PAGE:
Offer Settlement

If the debtor contacts you, consider offering a settlement. By offering a discount, you’ll be saving a lot of time and money in the future because of lawyer fees, debt collection fees, and employee salary.

Think of a settlement as working with the debtor to get paid. Otherwise, you can end up paying more in fees and labor. 

Consider Implementing Deposit Procedures

While this may seem like advice that is too little too late, you may have some clients who are constantly late on their payments. Rather than going through the whole process again, consider setting up deposit procedures.  

For example, to avoid utilities debt collection, you can ask for a deposit equal to a couple of months of service. You can consider implementing this procedure for those clients that pay late regularly.  

Choosing A Collections Agency

You should keep your industry in mind when choosing your expert. For example, if it’s a municipal debt, you should consider municipal collection services that have the expertise needed for your industry.

Medical and dental debt is another area that requires a certain set of expertise. Research shows that collection agencies held $140 billion in unpaid medical bills in 2020. With the large amounts of debt at issue, you want a reliable expert by your side.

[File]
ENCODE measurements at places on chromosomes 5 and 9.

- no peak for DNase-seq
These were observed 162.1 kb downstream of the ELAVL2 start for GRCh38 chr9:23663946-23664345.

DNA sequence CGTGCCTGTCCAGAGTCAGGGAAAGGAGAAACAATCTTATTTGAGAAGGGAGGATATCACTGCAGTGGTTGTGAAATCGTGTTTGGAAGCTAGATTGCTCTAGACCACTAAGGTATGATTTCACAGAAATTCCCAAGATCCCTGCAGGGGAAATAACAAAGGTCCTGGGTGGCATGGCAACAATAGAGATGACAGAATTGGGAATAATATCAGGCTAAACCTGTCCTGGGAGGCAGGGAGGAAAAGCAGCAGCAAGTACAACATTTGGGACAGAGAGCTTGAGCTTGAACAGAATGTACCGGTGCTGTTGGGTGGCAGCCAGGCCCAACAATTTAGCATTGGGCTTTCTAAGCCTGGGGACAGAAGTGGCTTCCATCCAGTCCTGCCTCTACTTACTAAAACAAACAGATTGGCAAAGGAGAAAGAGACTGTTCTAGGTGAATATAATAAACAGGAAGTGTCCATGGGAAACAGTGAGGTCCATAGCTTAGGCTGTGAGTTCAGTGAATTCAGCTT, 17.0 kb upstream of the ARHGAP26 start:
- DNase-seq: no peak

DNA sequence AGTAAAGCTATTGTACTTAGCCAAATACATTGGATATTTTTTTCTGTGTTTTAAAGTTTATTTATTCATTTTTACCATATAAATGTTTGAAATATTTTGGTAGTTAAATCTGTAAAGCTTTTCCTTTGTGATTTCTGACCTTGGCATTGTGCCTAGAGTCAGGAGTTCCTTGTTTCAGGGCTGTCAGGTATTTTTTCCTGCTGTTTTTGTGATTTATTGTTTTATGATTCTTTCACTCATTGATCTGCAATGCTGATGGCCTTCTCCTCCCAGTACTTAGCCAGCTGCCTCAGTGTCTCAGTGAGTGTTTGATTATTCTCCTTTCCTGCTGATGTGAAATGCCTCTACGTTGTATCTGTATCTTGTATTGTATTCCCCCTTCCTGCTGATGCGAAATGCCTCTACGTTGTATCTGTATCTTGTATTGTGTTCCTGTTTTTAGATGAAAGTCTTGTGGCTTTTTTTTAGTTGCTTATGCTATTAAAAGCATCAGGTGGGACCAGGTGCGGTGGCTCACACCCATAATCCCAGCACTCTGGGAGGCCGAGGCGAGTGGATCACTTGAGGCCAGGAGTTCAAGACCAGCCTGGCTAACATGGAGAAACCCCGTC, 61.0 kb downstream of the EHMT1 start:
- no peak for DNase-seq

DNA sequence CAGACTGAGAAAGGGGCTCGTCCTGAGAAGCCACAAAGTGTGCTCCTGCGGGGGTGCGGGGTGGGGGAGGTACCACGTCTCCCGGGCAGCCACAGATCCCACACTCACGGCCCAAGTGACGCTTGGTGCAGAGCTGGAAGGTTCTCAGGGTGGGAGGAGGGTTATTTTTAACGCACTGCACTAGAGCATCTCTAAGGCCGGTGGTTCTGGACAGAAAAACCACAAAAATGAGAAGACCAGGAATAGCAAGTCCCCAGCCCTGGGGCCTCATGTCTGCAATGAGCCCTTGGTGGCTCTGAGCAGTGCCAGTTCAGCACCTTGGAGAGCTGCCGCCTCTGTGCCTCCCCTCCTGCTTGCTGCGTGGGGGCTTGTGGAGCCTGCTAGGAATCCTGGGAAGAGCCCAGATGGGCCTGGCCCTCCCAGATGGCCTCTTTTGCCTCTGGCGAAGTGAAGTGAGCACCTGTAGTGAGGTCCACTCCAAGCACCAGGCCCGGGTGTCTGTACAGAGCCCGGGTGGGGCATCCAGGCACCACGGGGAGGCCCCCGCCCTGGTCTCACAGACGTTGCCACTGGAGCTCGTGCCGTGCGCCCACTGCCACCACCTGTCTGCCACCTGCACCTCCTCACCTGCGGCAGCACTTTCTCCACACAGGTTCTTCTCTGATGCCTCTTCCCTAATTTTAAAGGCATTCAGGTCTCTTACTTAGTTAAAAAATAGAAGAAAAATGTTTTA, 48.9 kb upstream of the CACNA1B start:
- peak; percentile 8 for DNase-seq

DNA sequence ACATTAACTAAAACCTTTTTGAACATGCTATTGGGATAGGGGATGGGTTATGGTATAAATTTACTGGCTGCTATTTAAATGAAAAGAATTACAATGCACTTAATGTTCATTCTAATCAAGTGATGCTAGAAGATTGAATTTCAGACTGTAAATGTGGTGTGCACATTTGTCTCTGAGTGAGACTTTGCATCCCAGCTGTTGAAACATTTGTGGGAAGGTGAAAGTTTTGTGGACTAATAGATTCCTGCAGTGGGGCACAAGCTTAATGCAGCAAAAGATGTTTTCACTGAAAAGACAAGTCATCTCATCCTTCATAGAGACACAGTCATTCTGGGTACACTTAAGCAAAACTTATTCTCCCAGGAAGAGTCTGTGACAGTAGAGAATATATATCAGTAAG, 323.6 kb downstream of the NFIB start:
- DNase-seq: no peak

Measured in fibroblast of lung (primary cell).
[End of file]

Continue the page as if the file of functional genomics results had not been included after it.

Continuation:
When you go to a collections agency you may also want to consider going to an expert medical collection agency or a dental collection agency like First Federal Credit Control (FFCC) to assist you with these collections. 

Contact Your Collections Agency Today

Now you know what to do before hiring a collections agency, you need to start thinking about the next steps. The right collections agency can make a huge difference in the amount you can recover.

Contact your experts at First Federal Credit Control (FFCC), who have over 50 years of experience to help you collect your debts efficiently and conveniently.